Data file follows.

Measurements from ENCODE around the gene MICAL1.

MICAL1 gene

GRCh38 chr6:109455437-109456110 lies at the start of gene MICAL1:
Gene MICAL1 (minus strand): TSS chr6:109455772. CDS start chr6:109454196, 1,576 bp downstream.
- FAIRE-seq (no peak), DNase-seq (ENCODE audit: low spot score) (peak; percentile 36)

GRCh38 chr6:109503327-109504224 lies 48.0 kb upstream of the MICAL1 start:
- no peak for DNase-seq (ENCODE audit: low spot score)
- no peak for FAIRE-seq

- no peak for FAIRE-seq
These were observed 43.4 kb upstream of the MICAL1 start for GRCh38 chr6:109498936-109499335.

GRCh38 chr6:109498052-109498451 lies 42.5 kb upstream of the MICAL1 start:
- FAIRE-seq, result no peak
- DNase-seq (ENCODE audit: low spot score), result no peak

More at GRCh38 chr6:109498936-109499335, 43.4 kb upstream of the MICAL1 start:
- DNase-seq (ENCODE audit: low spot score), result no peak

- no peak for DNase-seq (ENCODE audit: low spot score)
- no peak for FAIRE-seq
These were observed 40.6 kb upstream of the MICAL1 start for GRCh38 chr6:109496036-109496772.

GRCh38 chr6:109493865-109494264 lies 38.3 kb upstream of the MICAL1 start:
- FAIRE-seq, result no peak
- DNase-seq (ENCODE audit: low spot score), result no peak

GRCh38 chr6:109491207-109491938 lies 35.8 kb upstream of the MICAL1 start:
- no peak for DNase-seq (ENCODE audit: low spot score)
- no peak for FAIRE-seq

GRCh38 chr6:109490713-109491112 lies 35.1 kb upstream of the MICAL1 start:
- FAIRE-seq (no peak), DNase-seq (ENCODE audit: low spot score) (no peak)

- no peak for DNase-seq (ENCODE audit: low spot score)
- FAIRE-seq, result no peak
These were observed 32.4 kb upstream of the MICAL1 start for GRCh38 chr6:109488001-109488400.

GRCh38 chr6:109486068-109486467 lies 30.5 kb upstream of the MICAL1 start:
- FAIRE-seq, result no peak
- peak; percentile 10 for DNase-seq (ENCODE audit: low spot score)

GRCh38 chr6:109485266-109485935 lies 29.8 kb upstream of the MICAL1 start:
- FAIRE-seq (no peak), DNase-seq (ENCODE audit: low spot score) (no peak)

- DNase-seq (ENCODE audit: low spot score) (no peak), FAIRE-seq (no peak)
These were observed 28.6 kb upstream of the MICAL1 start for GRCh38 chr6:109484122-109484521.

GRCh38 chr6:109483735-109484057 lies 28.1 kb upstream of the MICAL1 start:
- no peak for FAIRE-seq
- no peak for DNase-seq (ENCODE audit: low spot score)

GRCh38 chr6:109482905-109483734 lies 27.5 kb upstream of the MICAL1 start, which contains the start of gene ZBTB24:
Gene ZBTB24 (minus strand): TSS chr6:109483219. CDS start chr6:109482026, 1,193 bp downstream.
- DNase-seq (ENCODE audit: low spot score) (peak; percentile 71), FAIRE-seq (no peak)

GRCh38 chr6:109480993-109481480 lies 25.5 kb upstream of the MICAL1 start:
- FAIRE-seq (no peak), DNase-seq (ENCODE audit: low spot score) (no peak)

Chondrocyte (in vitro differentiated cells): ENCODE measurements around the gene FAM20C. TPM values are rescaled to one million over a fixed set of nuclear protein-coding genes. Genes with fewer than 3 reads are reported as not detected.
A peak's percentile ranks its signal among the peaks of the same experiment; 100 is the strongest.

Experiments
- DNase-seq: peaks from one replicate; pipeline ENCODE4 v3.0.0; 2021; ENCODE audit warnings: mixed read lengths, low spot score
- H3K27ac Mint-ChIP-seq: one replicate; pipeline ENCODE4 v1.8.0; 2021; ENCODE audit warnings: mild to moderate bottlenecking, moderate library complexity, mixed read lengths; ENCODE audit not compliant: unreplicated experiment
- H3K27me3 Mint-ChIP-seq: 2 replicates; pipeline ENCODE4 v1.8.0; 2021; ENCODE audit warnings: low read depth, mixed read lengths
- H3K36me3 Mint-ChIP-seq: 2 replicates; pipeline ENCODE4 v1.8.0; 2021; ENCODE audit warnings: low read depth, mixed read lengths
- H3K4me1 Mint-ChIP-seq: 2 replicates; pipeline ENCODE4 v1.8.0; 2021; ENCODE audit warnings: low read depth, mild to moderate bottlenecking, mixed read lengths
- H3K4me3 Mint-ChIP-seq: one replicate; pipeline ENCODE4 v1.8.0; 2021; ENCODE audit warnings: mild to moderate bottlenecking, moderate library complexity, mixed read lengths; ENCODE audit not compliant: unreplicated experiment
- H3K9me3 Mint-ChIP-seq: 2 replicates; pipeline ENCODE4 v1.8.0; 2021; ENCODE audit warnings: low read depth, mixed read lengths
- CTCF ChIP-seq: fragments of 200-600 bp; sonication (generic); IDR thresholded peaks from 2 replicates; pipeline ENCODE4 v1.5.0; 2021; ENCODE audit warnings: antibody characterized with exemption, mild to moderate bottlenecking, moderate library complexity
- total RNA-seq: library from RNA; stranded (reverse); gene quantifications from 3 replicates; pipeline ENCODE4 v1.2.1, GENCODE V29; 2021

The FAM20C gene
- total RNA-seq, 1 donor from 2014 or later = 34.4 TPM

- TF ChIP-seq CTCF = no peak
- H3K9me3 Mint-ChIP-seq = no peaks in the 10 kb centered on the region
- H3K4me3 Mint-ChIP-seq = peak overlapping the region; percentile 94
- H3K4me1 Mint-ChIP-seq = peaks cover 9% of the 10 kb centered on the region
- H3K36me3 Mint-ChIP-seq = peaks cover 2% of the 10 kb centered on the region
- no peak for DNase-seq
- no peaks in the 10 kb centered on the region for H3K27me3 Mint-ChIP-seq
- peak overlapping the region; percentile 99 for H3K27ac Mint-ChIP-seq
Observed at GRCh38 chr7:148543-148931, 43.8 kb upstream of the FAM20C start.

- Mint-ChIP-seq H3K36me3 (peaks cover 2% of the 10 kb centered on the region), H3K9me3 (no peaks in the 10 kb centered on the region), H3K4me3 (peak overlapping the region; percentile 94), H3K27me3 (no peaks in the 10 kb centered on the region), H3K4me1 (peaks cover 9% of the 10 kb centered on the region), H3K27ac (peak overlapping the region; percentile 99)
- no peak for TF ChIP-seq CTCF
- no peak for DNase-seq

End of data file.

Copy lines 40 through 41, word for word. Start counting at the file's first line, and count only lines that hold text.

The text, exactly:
GRCh38 chr6:109482905-109483734 lies 27.5 kb upstream of the MICAL1 start, which contains the start of gene ZBTB24:
Gene ZBTB24 (minus strand): TSS chr6:109483219. CDS start chr6:109482026, 1,193 bp downstream.